CAS #:

Linear Formula:

C11H29N4Ta

MDL Number:

MFCD05663774

EC No.:

N/A

ORDER

PRODUCT Product Code ORDER SAFETY DATA TECHNICAL DATA
(2N) 99% t-Amylimidotris(dimethylamido)tantalum(V) TAIMATA
TA-OMX-02
Pricing > SDS > Data Sheet >
(2N5) 99.5% t-Amylimidotris(dimethylamido)tantalum(V) TAIMATA
TA-OMX-025
Pricing > SDS > Data Sheet >
(3N) 99.9% t-Amylimidotris(dimethylamido)tantalum(V) TAIMATA
TA-OMX-03
Pricing > SDS > Data Sheet >
(3N5) 99.95% t-Amylimidotris(dimethylamido)tantalum(V) TAIMATA
TA-OMX-035
Pricing > SDS > Data Sheet >
(4N) 99.99% t-Amylimidotris(dimethylamido)tantalum(V) TAIMATA
TA-OMX-04
Pricing > SDS > Data Sheet >
(5N) 99.999% t-Amylimidotris(dimethylamido)tantalum(V) TAIMATA
TA-OMX-05
Pricing > SDS > Data Sheet >

t-Amylimidotris(dimethylamido)tantalum(V) TAIMATA Properties (Theoretical)

Compound Formula C11H29N4Ta
Molecular Weight 398.32
Appearance Colorless Solid
Melting Point N/A
Boiling Point N/A
Density N/A
Solubility in H2O N/A
Exact Mass 398.187 g/mol
Monoisotopic Mass 398.187 g/mol
Charge -3

t-Amylimidotris(dimethylamido)tantalum(V) TAIMATA Health & Safety Information

Signal Word Warning
Hazard Statements H315-H319-H335
Hazard Codes Xi
Precautionary Statements P231-P222-P262-P305+P351+P338-P403+P233-P501
RTECS Number N/A
Transport Information NONH for all modes of transport
GHS Pictograms
MSDS / SDS

About t-Amylimidotris(dimethylamido)tantalum(V) TAIMATA

t-Amylimidotris(dimethylamido)tantalum(V) TAIMATA is one of numerous organo-metallic compounds (also known as metalorganic, organo-inorganic and metallo-organic compounds) sold by American Elements under the trade name AE Organo-Metallics™ for uses requiring non-aqueous solubility such as recent solar energy and water treatment applications. Similar results can sometimes also be achieved with Nanoparticles and by thin film deposition. Note American Elements additionally supplies many materials as solutions. t-Amylimidotris(dimethylamido)tantalum(V) TAIMATAis generally immediately available in most volumes. High purity, submicron and nanopowder forms may be considered. Additional technical, research and safety information is available.

t-Amylimidotris(dimethylamido)tantalum(V) TAIMATA Synonyms

TAIMATA, tert-Amylimidotris(dimethylamido)tantalum(V), (tert-amylimino)tris(dimethylamino)tantalum, Tetrakis(dimethylamino)allyltantalum(V)

Chemical Identifiers

Linear Formula C11H29N4Ta
MDL Number MFCD05663774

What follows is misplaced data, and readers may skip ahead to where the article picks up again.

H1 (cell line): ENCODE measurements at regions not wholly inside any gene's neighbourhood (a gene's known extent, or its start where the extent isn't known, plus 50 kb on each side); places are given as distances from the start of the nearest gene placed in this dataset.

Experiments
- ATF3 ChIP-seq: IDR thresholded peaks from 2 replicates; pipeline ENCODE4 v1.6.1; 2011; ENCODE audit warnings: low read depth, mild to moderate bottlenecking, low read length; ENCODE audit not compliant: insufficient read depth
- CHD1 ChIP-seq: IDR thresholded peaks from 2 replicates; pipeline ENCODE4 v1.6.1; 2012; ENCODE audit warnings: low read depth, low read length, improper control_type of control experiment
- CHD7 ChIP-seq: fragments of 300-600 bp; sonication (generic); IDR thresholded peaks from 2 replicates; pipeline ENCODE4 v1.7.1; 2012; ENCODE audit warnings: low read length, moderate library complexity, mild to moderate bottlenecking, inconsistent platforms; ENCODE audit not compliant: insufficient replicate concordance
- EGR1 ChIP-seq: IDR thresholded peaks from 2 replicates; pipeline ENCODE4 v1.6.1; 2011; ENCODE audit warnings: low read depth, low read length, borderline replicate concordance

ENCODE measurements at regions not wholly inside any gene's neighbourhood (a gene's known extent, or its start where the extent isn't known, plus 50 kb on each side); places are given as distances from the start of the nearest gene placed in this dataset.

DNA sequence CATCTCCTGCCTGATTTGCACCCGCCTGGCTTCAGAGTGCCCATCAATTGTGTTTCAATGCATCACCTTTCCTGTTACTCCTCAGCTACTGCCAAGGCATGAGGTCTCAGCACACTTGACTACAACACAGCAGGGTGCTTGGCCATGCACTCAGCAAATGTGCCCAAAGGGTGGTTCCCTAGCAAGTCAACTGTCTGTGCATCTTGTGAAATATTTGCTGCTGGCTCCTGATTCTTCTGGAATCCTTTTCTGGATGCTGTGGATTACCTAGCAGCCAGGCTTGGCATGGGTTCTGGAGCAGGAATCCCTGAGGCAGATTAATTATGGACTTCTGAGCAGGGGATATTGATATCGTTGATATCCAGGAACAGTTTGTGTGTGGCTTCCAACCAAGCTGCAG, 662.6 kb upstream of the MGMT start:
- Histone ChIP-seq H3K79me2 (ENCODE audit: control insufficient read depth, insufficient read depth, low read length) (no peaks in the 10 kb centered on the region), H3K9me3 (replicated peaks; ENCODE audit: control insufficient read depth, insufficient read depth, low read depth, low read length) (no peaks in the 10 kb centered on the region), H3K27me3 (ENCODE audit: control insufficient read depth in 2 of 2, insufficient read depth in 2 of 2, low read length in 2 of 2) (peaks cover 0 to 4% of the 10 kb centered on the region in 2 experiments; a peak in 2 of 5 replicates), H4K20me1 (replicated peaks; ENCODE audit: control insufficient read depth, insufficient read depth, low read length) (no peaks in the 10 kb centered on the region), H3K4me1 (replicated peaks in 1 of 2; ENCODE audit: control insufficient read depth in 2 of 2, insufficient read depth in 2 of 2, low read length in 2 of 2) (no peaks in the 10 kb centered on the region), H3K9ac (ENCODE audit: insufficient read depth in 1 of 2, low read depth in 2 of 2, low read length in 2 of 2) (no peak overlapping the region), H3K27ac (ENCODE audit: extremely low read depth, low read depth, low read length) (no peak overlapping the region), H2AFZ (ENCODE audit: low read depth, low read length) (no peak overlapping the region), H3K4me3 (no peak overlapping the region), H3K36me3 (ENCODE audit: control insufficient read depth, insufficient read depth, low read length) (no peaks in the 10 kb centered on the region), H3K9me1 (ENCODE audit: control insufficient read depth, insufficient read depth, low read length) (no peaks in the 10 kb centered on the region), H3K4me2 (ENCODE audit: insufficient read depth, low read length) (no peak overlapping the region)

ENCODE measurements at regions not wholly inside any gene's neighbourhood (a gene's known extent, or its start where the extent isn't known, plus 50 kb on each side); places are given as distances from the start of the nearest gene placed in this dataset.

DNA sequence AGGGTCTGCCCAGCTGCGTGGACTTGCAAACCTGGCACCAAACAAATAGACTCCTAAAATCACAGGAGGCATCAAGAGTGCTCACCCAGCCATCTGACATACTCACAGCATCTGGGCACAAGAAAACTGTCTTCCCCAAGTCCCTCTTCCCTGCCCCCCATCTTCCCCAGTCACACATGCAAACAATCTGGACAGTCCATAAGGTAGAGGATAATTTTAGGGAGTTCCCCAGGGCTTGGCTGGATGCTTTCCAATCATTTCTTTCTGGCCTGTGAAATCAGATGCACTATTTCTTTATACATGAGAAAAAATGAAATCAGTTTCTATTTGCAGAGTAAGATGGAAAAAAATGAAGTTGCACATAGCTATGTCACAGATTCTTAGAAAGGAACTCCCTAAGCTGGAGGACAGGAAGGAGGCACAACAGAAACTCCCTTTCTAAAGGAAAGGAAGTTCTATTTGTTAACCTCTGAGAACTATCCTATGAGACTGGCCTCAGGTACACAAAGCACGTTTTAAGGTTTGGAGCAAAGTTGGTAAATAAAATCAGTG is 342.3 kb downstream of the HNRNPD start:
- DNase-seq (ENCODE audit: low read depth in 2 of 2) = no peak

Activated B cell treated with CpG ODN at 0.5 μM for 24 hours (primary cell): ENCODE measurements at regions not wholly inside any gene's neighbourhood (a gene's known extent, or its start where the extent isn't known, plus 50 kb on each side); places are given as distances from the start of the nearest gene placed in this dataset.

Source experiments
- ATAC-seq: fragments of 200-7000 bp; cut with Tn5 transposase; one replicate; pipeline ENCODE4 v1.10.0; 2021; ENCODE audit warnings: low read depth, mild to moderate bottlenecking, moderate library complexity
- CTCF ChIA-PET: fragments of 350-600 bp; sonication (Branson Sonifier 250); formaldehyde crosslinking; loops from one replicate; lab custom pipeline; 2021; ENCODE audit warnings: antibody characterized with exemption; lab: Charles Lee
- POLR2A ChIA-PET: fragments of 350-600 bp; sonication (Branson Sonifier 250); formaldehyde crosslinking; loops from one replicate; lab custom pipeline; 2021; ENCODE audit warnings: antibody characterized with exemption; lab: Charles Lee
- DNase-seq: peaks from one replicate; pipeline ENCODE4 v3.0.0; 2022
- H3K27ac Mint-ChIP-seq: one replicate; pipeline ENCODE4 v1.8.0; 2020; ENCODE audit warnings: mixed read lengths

EC No. N/A
Beilstein/Reaxys No. N/A
Pubchem CID 4643317
IUPAC Name dimethylazanide; 2-methylbutan-2-yliminotantalum
SMILES CCC(C)(C)N=[Ta].C[N-]C.C[N-]C.C[N-]C
InchI Identifier InChI=1S/C5H11N.3C2H6N.Ta/c1-4-5(2,3)6;3*1-3-2;/h4H2,1-3H3;3*1-2H3;/q;3*-1;
InchI Key DUSOHVSMXRNSMQ-UHFFFAOYSA-N

Packaging Specifications

Typical bulk packaging includes palletized plastic 5 gallon/25 kg. pails, fiber and steel drums to 1 ton super sacks in full container (FCL) or truck load (T/L) quantities. Research and sample quantities and hygroscopic, oxidizing or other air sensitive materials may be packaged under argon or vacuum. Shipping documentation includes a Certificate of Analysis and Safety Data Sheet (SDS). Solutions are packaged in polypropylene, plastic or glass jars up to palletized 440 gallon liquid totes, and 36,000 lb. tanker trucks.

Related Elements

Nitrogen

See more Nitrogen products. Nitrogen is a Block P, Group 15, Period 2 element. Its electron configuration is [He]2s22p3. Nitrogen is an odorless, tasteless, colorless and mostly inert gas. It is the seventh most abundant element in the universe and it constitutes 78.09% (by volume) of Earth's atmosphere. Nitrogen was discovered by Daniel Rutherford in 1772.

Tantalum

See more Tantalum products. Tantalum (atomic symbol: Ta, atomic number: 73) is a Block D, Group 5, Period 6 element with an atomic weight of 180.94788. Tantalum Bohr ModelThe number of electrons in each of tantalum's shells is [2, 8, 18, 32, 11, 2] and its electron configuration is [Xe] 4f14 5d3 6s2. The tantalum atom has a radius of 146 pm and a Van der Waals radius of 217 pm. High Purity (99.999%) Tantalum (Ta) MetalTantalum was first discovered by Anders G. Ekeberg in 1802 in Uppsala, Sweden however, it was not until 1844 when Heinrich Rose first recognized it as a distinct element. In its elemental form, tantalum has a grayish blue appearance. Tantalum is found in the minerals tantalite, microlite, wodginite, euxenite, and polycrase. Due to the close relation of tantalum to niobium in the periodic table, Tantalum's name originates from the Greek word Tantalos meaning Father of Niobe in Greek mythology.